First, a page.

US Escalates Role in Syrian War

by | Mar 13, 2017

For the first time since the conflict began in 2011, US Army and Marine units were deployed to fight in Syria, joining at least several hundred American and British special operations troops already stationed there.

The escalation is ostensibly part of a push to expel the Islamic State from Raqqa, the militant group’s base of operations and the capital city of its so-called Caliphate. That, however, may not be the true goal.

US intervention began not long after the Syrian conflict got underway, arming, training and otherwise assisting the rebel opposition and looking the other way while Saudi Arabia, Turkey, and other US allies did the same.

Who are the rebels? A declassified Defense Intelligence Agency memo from 2012 describes the Syrian opposition as heavily supported by al-Qaeda, and even acknowledges “the possibility of establishing a declared or undeclared Salafist principality in eastern Syria…”

Incredibly, the document continues: “…and this is exactly what the supporting powers to the opposition want, in order to isolate the Syrian regime.” [Emphasis added] The document lists “The West, Gulf countries, and Turkey” as the supporting powers.

Make no mistake, “Salafist principality” is a synonym for Islamic State, and the memo says in no uncertain terms that such an entity could be useful to help “isolate” the Assad regime.

Last September the New York Times obtained a leaked recording of a closed-door discussion between then-Secretary of State John Kerry and Syrian opposition activists that again reveals American thinking on the Islamic State.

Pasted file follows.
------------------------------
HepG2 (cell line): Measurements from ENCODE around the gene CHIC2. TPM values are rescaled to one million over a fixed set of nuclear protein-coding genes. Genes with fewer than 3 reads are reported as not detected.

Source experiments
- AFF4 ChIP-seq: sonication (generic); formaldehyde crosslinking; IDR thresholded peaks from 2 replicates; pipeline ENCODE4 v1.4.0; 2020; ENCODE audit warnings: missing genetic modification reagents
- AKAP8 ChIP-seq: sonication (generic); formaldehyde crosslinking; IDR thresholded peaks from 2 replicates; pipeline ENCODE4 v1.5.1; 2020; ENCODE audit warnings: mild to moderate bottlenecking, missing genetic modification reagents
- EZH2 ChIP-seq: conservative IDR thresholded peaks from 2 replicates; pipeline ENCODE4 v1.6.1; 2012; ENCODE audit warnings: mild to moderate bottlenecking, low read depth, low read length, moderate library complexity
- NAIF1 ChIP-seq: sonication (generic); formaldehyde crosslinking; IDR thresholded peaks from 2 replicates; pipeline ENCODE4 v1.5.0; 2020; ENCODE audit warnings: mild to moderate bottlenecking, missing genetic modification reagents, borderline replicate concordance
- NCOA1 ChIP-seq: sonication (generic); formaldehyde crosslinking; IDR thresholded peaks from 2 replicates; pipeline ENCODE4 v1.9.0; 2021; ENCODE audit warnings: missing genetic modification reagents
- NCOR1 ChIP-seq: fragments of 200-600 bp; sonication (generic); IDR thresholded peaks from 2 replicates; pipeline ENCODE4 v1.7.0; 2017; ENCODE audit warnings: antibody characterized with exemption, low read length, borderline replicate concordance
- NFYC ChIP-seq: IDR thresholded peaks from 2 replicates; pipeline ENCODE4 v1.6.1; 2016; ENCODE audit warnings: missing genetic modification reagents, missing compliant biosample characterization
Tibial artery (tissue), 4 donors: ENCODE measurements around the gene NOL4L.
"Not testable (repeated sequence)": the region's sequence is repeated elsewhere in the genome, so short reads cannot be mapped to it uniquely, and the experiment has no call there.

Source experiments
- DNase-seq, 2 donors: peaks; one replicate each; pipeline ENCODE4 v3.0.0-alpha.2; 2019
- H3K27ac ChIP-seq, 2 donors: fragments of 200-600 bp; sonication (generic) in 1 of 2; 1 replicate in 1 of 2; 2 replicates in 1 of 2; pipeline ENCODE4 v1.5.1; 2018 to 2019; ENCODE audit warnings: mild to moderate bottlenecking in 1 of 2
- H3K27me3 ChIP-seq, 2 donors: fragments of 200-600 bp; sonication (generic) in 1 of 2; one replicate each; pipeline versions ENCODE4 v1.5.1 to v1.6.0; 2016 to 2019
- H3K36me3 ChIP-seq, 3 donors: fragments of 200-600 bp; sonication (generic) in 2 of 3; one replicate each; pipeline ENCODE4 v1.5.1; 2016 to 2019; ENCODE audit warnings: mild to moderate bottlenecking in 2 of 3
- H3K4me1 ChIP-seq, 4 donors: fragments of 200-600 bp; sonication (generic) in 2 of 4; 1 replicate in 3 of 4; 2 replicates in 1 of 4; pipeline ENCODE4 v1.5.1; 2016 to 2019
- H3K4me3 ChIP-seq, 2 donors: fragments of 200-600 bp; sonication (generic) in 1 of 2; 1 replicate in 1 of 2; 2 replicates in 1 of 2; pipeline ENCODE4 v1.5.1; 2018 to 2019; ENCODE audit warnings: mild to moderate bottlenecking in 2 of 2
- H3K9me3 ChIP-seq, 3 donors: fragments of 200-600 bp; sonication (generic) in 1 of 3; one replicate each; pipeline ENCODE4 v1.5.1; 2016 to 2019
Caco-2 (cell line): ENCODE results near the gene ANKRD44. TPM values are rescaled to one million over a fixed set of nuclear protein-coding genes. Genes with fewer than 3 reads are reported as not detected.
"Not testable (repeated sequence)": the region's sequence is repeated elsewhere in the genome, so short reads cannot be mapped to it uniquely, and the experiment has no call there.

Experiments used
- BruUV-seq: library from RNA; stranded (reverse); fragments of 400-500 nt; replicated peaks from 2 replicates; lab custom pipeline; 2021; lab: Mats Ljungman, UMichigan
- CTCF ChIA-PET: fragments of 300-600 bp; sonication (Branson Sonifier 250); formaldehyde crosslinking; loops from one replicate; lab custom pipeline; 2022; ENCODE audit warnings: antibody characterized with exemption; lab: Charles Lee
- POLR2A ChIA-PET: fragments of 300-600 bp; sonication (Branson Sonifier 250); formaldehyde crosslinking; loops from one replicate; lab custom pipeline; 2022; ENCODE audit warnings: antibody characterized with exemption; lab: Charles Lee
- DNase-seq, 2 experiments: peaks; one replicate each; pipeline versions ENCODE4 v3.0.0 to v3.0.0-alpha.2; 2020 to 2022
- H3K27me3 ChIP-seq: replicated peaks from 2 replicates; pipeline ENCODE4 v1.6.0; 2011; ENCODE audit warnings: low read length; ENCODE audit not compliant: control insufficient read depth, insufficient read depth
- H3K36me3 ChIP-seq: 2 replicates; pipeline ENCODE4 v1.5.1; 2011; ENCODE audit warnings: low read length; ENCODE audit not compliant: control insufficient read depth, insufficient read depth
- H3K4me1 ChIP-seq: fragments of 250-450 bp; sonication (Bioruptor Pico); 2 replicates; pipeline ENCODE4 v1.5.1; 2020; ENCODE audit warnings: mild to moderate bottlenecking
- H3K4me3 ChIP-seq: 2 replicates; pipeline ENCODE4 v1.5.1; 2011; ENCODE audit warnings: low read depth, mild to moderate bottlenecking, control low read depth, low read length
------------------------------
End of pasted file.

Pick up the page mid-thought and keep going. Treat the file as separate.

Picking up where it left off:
“[ISIS] was threatening the possibility of going to Damascus and so forth. We were watching. We saw that [ISIS] was growing in strength, and we thought Assad was threatened,” Kerry told the activists. He “thought we could probably manage.”

In the same recording Kerry explained that the United States was “putting an extraordinary amount of arms in,” and an aide added that the situation is tricky, because “when you pump more weapons into a place like Syria, it doesn’t end well for Syria. Because there’s always someone willing to put in arms from the other side.”

They did it anyway. So far, over 400,000 human beings have perished in this conflict, and imperialists like Kerry feign shock at the carnage.

While all of this took place under president Obama, it is not yet clear that Trump will alter the on-again off-again policy of regime change favored by the prior administration.

“[I]f this ‘race to Raqqa’ is won by the US military rather than by Syrian government forces, the chance that the US will hand the territory back to the Assad government is virtually nil,” writes Daniel McAdams, Executive Director of the Ron Paul Institute for Peace and Prosperity.

“In other words, this is an operation far less about wiping ISIS out from eastern Syria and much more about the United States carving out eastern Syria as a permanent outpost from where it can, for example, continue the original neocon/Israeli/Saudi plan for ‘regime change’ in Syria.”

Both options are extremely undesirable—regime change, or merely a fight against ISIS—because both entail yet another years-long American occupation of a Muslim country, billions of tax dollars dumped into a black hole, and a mountain of new material for Islamist recruitment propaganda.

Uncle Sam would do well to keep his paws off Syria.

About Will Porter

Will Porter is a journalist who specializes in U.S. foreign policy in the Middle East and North Africa. He is a staff writer at RT. Find more of his work at and ConsortiumNews.

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